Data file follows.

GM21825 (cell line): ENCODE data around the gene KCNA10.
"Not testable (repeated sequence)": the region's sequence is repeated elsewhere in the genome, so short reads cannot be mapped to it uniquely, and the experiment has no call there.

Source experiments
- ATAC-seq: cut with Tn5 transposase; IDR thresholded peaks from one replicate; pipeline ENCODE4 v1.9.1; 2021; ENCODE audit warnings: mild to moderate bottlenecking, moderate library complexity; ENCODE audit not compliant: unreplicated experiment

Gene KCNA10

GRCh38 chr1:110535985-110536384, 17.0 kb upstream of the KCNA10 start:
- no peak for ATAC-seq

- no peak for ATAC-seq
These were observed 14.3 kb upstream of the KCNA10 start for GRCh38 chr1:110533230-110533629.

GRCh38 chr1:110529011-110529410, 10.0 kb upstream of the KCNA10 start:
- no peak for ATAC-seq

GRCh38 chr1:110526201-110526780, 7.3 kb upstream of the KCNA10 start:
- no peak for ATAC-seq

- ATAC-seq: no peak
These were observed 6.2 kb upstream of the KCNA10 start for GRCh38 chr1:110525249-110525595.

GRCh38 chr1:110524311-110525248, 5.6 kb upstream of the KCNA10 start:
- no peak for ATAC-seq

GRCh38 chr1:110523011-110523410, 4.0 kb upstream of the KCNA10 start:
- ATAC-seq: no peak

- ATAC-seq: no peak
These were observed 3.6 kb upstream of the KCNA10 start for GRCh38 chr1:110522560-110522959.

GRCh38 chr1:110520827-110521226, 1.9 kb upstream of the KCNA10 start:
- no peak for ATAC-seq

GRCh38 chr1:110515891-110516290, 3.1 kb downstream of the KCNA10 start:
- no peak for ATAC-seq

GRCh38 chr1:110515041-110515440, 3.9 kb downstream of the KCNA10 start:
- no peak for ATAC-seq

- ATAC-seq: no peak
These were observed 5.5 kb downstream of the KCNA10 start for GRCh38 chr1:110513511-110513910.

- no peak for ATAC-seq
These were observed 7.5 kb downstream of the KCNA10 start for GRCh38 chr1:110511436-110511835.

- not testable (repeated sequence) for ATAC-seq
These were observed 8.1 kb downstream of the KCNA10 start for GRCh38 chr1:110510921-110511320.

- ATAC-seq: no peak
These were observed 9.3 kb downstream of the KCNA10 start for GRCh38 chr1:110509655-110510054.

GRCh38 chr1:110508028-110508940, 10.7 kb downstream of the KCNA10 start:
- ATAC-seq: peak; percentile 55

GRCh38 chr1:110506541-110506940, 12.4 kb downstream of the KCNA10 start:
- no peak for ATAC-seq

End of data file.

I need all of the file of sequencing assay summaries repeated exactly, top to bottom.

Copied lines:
GM21825 (cell line): ENCODE data around the gene KCNA10.
"Not testable (repeated sequence)": the region's sequence is repeated elsewhere in the genome, so short reads cannot be mapped to it uniquely, and the experiment has no call there.

Source experiments
- ATAC-seq: cut with Tn5 transposase; IDR thresholded peaks from one replicate; pipeline ENCODE4 v1.9.1; 2021; ENCODE audit warnings: mild to moderate bottlenecking, moderate library complexity; ENCODE audit not compliant: unreplicated experiment

Gene KCNA10

GRCh38 chr1:110535985-110536384, 17.0 kb upstream of the KCNA10 start:
- no peak for ATAC-seq

- no peak for ATAC-seq
These were observed 14.3 kb upstream of the KCNA10 start for GRCh38 chr1:110533230-110533629.

GRCh38 chr1:110529011-110529410, 10.0 kb upstream of the KCNA10 start:
- no peak for ATAC-seq

GRCh38 chr1:110526201-110526780, 7.3 kb upstream of the KCNA10 start:
- no peak for ATAC-seq

- ATAC-seq: no peak
These were observed 6.2 kb upstream of the KCNA10 start for GRCh38 chr1:110525249-110525595.

GRCh38 chr1:110524311-110525248, 5.6 kb upstream of the KCNA10 start:
- no peak for ATAC-seq

GRCh38 chr1:110523011-110523410, 4.0 kb upstream of the KCNA10 start:
- ATAC-seq: no peak

- ATAC-seq: no peak
These were observed 3.6 kb upstream of the KCNA10 start for GRCh38 chr1:110522560-110522959.

GRCh38 chr1:110520827-110521226, 1.9 kb upstream of the KCNA10 start:
- no peak for ATAC-seq

GRCh38 chr1:110515891-110516290, 3.1 kb downstream of the KCNA10 start:
- no peak for ATAC-seq

GRCh38 chr1:110515041-110515440, 3.9 kb downstream of the KCNA10 start:
- no peak for ATAC-seq

- ATAC-seq: no peak
These were observed 5.5 kb downstream of the KCNA10 start for GRCh38 chr1:110513511-110513910.

- no peak for ATAC-seq
These were observed 7.5 kb downstream of the KCNA10 start for GRCh38 chr1:110511436-110511835.

- not testable (repeated sequence) for ATAC-seq
These were observed 8.1 kb downstream of the KCNA10 start for GRCh38 chr1:110510921-110511320.

- ATAC-seq: no peak
These were observed 9.3 kb downstream of the KCNA10 start for GRCh38 chr1:110509655-110510054.

GRCh38 chr1:110508028-110508940, 10.7 kb downstream of the KCNA10 start:
- ATAC-seq: peak; percentile 55

GRCh38 chr1:110506541-110506940, 12.4 kb downstream of the KCNA10 start:
- no peak for ATAC-seq